Category: Christianity and culture

Summary: There are preachers who are apprehensive about broaching social and political issues in their sermons, especially during times in which polarization abounds. How does a commitment to biblical preaching equip those preachers to speak convincingly about the gospel’s implications for the church’s witness and Christians’ public priorities? This article offers three suggestions for preachers who seek ways to make connections.

Read the full article at Working Preacher.

Christianity and culture

Summary: The Bible is full of teachings that are working with, it seems to most of us, very outdated and even harmful views on gender. Some take these teachings as if they were permanent, universal laws. Rather, these biblical passages usually reflect the conventional wisdom or social mores of their day, which suggests we need to put them in conversation with other biblical texts and with other sources of knowledge. I briefly explore 1 Timothy 2:8-14 as a test case.

Read the full article on The Huffington Post.

Bible commentary: general audience Christianity and culture

Summary: This post investigates what the Bible means when it speaks about God “blessing” people or a nation. Blessing is less about God causing good things to flow to someone or to a people, and more about our recognizing certain things or circumstances as providing tangible reflections of God’s goodness and mercy. It’s usually a dangerous thing when Americans (or any other nation or group) describe themselves as specially blessed or favored by God.

Read the full article, and listen to an accompanying podcast, in the “Everything You Wanted to Know about the Bible but Were Afraid to Ask” section of EnterTheBible.

Bible commentary: general audience Christianity and culture

Summary: This article offers a basic introduction to what Paul’s letters say about women exercising public leadership in ancient Christian communities. While some passages from these letters have been used throughout the church’s history to restrict women’s roles and to diminish women’s value, it appears to be the case that Paul knew of, supported, and partnered with women who were church leaders. Some of the more notorious passages were probably written not by Paul but by an admirer who wrote after the apostle’s death. The issue is a complex one, and it reminds us of the challenges inherent in navigating among the various perspectives in the Bible and the need to take account of the cultures in which the biblical documents were written (and to which these documents were addressed).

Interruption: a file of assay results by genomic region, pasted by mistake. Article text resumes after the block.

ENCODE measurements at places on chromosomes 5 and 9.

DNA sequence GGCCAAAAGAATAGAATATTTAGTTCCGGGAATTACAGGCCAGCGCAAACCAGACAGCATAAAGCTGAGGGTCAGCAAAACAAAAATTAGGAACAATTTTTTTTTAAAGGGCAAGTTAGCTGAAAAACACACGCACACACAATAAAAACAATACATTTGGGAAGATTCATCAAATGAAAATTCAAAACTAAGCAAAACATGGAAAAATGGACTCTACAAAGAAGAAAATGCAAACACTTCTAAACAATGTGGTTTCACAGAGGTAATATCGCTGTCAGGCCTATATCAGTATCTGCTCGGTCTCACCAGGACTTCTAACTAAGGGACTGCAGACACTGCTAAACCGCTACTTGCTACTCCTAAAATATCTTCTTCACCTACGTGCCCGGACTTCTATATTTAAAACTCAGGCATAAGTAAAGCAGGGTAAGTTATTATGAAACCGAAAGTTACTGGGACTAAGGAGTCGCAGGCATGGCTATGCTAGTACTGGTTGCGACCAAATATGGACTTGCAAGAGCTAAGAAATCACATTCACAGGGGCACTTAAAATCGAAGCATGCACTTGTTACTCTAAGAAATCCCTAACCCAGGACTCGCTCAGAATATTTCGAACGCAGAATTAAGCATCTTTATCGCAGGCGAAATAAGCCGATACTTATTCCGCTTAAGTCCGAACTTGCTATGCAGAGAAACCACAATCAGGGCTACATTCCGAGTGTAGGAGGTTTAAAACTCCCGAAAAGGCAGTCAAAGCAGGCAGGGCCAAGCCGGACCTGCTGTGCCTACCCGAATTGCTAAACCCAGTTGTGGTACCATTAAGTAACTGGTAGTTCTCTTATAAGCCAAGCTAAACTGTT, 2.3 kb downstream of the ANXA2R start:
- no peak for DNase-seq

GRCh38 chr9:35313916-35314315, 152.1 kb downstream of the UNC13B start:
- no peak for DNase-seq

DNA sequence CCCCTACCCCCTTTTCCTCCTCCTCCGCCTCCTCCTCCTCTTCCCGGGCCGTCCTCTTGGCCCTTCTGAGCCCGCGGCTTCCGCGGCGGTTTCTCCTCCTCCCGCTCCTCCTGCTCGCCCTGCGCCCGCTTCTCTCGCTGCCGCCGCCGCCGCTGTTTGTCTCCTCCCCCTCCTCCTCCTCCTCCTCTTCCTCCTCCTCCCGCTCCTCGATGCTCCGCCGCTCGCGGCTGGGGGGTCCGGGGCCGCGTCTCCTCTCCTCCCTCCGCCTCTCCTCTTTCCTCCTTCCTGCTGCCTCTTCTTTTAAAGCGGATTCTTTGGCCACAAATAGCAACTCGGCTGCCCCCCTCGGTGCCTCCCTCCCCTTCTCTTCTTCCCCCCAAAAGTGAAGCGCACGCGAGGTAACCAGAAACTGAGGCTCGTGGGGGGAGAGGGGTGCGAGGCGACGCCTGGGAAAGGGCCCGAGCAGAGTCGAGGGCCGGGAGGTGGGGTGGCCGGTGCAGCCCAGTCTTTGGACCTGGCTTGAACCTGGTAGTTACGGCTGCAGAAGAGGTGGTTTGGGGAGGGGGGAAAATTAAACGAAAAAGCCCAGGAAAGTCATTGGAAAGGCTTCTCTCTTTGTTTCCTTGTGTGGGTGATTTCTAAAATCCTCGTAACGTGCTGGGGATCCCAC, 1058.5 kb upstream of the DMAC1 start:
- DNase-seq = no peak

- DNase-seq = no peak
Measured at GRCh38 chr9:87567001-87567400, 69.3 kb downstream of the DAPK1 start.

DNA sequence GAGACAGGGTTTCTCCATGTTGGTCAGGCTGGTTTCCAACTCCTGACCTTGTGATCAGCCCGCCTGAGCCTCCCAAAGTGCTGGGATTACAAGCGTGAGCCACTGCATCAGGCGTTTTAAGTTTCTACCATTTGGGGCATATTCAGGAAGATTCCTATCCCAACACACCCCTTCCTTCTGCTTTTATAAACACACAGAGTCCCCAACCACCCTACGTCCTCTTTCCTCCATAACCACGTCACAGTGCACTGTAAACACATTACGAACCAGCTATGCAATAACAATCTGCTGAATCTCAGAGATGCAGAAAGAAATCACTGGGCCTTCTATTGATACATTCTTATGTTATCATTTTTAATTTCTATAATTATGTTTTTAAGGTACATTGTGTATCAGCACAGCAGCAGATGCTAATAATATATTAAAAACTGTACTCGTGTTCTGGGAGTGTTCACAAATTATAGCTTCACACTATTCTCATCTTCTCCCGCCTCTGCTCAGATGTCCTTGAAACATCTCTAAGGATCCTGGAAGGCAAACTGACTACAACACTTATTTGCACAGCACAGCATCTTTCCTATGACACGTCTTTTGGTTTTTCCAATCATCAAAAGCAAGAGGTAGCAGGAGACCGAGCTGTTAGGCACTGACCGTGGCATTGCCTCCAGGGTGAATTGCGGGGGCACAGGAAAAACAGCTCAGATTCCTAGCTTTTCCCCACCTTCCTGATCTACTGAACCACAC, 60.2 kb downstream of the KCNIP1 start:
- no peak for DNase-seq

Read the full article, and listen to an accompanying podcast, in the “Everything You Wanted to Know about the Bible but Were Afraid to Ask” section of EnterTheBible.

Bible commentary: general audience Christianity and culture

Summary: When unemployment statistics spike or even remain disconcertingly high for a prolonged period, it’s for many reasons a cause for alarm. What kinds of spiritual wounds can unemployment inflict? The Bible indicates that human work is a way in which we encounter and partner with God. Our various labors can connect us to God’s purposes. Christian communities need to tend to the spiritual losses of unemployment, along with the economic and psychological tolls it takes.

Read the full article on The Huffington Post.

Christianity and culture

Summary: It’s important to know something about what was going on in the world when the Bible was written. In this article I briefly introduce three big events or social phenomena that were shaping people’s religious understandings when the New Testament was being written. The Bible itself shows us people of faith articulating how their beliefs speak to their concerns and everyday lives.

Read the full article on The Huffington Post.

Christianity and culture

Summary: Why does the New Testament have so much to say about Jesus returning again? How does the New Testament speak about this promise? Should Christians still expect Jesus to show up one day? This post offers my thoughts on these provocative questions.

Read the full article on The Huffington Post.

 

Bible commentary: general audience Christianity and culture The Bible and Christian practices

Summary: James Wood wrote an op-ed in The New York Times, reflecting on the Haiti earthquake of January 12, 2010. I thought the op-ed deserved a response, so I wrote this. Disasters tend to evoke bad theology, especially when we assume a God who is too distant from the groans and struggles of our existence. In our desire to explain God and God’s motives, we risk banishing mystery from our theologies.

Read the full article on Working Preacher.

Christianity and culture

Summary: Advent stumbles into sentimentalism when it leads us to romanticize winter and pretty little white lights. Rather, in waiting for Jesus, we proclaim that God will drive away the night and the falsehoods enveloping our world—once and for all. The posture of Advent is a posture of protest.

Read the full article on Working Preacher.

Christianity and culture The Bible and Christian practices

Summary: The Christian faith has a lot to say about bodies. It’s an embodied faith. Our bodies matter for how we encounter God, love our neighbors, and respect the image of God that we bare. I can’t stand theology that denies or deemphasizes the importance of embodiment and the lives we live. I can’t understand how Christians who believe that God cares about human flesh (and whose Savior died as a torture victim) would stand around idly when their government tortures people.

Read the full article on Working Preacher.

Christianity and culture